It took some time. But after a while, Fares Karam, a doctoral student in English Education graduating in 2016, earned the trust of four young Iraqi refugees living central Virginia.
Karam, a native of Lebanon, was interested in discovering how these students were constructing their identities in the face of potential academic and social barriers often faced by students aiming to assimilate into a new culture.
These four Iraqi students had plenty to teach him. Three middle schoolers and one high schooler, these students began to share with Karam what they were experiencing in school and what they were learning.
“It is amazing to see how resilient and individually unique these students are,” Karam said. “They understand they are refugees; but that is not a primary factor in how they see themselves.”
Karam was specifically interested in how they were developing their identities through writing practices, both in and outside of school.
“Writing is a means for English language learners to regain a sense of agency,” Karam said.
In the school setting, Karam witnessed a teacher combine a values lesson with a writing assignment
“The writing assignment the students were asked to do helped all of the students understand how to resist stereotypes,” Karam said. “This is a great opportunity to improve writing skills and also help students identify both with their own stories and with the stories of their classmates.”
For Karam, the most compelling writing practices were happening outside of school. One student wrote and published narrated videos of themselves playing a video game on YouTube, both in Arabic and English, where they engaged a number of online friends.
“It was impressive to see how these students use their writing to cope with obstacles and to present themselves as how they see themselves,” Karam said.
Educating Syrian and Iranian Refugees
When Fares Karam arrived in the United States five years ago to begin working toward a Ph.D. at the Curry School of Education, he had no idea his research would also take him back to Lebanon to study how language is impacting the education of Syrian refugees.
Because of both the civil war in Syria and the increased activity of the self-proclaimed Islamic State (known as ISIS) in the region, Syrian refugees have been pouring into Lebanon. Currently, Syrian refugees make up more than a third of the Lebanese population.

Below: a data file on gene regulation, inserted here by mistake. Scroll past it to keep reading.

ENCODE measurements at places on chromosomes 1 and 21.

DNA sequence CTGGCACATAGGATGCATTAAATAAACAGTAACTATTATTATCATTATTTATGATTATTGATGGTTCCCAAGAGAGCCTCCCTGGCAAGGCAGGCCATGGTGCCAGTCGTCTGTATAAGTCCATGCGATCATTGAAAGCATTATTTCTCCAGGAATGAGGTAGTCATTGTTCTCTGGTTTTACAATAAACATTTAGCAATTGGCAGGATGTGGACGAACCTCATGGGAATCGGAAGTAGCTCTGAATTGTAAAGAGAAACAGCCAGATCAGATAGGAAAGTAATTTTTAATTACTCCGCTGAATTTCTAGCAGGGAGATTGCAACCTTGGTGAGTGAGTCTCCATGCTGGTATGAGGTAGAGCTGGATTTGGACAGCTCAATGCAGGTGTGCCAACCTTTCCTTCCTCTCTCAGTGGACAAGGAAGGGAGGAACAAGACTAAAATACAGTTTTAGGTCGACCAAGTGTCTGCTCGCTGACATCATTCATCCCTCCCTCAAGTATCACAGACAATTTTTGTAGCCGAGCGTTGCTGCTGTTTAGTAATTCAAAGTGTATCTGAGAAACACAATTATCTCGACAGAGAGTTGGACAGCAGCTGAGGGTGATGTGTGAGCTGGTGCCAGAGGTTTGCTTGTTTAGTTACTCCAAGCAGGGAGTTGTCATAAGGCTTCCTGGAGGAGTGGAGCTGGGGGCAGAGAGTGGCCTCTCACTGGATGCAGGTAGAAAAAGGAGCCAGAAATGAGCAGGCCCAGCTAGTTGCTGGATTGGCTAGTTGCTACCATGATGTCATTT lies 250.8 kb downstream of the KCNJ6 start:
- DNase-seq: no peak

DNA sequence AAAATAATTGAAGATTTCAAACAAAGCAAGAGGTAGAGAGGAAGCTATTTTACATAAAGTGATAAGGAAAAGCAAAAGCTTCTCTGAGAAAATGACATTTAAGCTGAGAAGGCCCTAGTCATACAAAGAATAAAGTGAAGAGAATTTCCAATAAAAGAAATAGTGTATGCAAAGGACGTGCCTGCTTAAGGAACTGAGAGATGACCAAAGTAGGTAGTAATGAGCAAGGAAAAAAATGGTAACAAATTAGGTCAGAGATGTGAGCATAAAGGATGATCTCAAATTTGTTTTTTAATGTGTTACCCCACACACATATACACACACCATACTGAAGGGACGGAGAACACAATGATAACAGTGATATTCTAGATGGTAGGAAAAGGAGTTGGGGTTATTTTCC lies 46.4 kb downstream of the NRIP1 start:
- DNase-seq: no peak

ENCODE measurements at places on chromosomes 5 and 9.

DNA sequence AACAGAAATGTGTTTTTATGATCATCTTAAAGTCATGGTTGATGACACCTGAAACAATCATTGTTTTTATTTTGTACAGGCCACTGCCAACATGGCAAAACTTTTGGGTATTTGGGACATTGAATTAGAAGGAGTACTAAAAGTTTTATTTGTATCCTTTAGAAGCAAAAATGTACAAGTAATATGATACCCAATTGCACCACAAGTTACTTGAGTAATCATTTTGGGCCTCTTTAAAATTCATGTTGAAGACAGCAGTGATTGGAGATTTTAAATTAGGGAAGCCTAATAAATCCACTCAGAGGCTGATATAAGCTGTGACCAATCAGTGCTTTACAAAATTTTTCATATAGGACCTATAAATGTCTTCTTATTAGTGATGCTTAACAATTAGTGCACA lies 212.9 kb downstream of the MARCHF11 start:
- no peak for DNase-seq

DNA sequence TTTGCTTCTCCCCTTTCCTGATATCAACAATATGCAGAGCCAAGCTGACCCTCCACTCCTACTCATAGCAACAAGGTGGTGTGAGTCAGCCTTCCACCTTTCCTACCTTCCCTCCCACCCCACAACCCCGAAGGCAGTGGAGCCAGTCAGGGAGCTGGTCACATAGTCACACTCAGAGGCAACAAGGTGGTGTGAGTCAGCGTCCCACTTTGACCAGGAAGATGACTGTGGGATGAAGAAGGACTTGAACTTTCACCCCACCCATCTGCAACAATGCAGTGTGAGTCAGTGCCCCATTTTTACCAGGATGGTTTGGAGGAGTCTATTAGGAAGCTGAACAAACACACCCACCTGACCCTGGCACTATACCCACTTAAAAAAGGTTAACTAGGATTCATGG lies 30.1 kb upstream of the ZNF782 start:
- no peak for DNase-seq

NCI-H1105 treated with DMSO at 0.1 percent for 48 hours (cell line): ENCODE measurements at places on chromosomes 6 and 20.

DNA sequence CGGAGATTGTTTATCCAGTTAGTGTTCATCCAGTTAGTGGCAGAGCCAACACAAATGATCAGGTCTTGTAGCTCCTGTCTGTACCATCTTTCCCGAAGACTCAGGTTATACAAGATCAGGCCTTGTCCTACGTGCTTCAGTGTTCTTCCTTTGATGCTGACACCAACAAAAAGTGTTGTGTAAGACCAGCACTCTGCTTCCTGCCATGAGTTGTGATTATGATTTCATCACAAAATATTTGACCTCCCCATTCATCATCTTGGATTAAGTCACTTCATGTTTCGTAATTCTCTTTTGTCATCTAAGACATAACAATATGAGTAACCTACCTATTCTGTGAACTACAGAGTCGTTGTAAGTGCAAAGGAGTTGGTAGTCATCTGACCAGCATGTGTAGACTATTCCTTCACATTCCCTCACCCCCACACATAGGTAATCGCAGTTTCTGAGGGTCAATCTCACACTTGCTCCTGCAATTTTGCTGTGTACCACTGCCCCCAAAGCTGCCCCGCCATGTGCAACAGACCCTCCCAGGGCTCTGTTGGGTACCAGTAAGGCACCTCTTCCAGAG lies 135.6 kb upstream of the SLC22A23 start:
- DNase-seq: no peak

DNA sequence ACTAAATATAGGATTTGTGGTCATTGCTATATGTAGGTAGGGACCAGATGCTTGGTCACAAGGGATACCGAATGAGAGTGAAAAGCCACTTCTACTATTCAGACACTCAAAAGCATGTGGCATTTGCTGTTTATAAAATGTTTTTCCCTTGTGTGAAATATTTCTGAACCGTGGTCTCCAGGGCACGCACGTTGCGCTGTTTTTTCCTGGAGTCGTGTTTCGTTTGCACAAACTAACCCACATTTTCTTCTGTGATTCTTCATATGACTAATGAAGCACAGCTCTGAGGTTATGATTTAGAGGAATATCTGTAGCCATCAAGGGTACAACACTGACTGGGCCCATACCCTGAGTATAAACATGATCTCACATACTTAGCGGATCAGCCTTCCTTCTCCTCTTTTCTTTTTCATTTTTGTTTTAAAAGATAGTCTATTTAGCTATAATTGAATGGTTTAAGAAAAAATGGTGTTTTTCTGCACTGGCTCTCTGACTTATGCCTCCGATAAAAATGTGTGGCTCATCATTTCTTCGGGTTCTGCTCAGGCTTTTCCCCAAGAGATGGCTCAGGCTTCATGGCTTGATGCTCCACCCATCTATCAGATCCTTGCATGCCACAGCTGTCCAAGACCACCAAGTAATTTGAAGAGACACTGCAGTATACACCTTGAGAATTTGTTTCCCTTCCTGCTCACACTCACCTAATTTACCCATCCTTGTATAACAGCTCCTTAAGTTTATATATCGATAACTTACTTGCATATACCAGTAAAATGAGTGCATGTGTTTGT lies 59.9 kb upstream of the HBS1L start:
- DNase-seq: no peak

Fares Karam, whose interest lies in refugee education and pedagogy in English as a second language, understood that integrating Syrian refugees into the Lebanese education system would be tricky. Although Arabic is the national language of both Syria and Lebanon, the Lebanese education system is officially trilingual, including Arabic, English and French.
“There is a unique set of circumstances converging for Syrian refugees in Lebanon,” Karam said. “Lebanese students learn two, sometimes three, languages fluently by the end of secondary school.”
According to Karam, who is a native of Lebanon and completed his master’s degrees there, the Lebanese school system teaches content areas like mathematics and science in French or English, while Syrian schools generally teach these subjects in Arabic.
“This is the unique roadblock,” he said. “Syrian refugees can’t learn math or science in Lebanese schools if they don’t know English. For refugees, that complicates an already challenging situation for them.”
Because of the dramatic increase in the number of refugee students and the language barriers they face, Syrian refugees have organized non-formal education centers with the help of the United Nations and non-governmental organizations.
Karam spent the summer of 2014 in Lebanon researching such education centers in three clusters of Syrian refugees, one in Beirut and two in the Bekaa Valley region, close to the Syrian border. Working on behalf of a Syrian NGO, Karam and his team observed, conducted interviews and reported both what they saw happening in these locations and any recommendations they had to improve the situations there.
“We quickly found that these education centers were staffed almost entirely by Syrian teachers,” said Karam. “This is a great comfort to the students, but it required us to consider some significant questions.”
Chief among them being, “How long will the refugees stay in Lebanon? Should the education centers evolve to look more like the education system in Lebanon or maintain a more Syrian structure? What kind of curriculum would best serve these students’ needs?”
The organization with which he worked, which Karam calls “Salam” – a pseudonym used to preserve participants’ anonymity – has decided to begin working with the teachers to introduce key concepts of mathematics and science in English, with an ultimate goal of expanding English instruction.
“The consensus among Salam staff is that English is important for three reasons,” Karam said. “It is the global medium of communication, an equalizer between Lebanese and Syrian students, and is essential for acquiring future jobs.”
Life After the Curry School
This fall, Karam will begin his role as assistant professor for language, literacy and culture at the University of Nevada at Reno.
In his new position, he hopes to continue following one or more of his Albemarle County students through the rest of their secondary schooling and in to what comes next. He is also looking forward to continuing his analyzation of online communication among English Language Learners.